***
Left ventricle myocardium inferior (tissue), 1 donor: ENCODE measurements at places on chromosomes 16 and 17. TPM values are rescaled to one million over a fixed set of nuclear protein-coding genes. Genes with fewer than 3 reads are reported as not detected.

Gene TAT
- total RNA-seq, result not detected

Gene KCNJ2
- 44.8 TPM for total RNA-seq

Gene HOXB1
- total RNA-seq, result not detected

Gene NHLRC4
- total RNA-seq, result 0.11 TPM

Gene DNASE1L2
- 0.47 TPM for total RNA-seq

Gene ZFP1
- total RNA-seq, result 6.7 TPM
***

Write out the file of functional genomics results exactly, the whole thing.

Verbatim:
Left ventricle myocardium inferior (tissue), 1 donor: ENCODE measurements at places on chromosomes 16 and 17. TPM values are rescaled to one million over a fixed set of nuclear protein-coding genes. Genes with fewer than 3 reads are reported as not detected.

Gene TAT
- total RNA-seq, result not detected

Gene KCNJ2
- 44.8 TPM for total RNA-seq

Gene HOXB1
- total RNA-seq, result not detected

Gene NHLRC4
- total RNA-seq, result 0.11 TPM

Gene DNASE1L2
- 0.47 TPM for total RNA-seq

Gene ZFP1
- total RNA-seq, result 6.7 TPM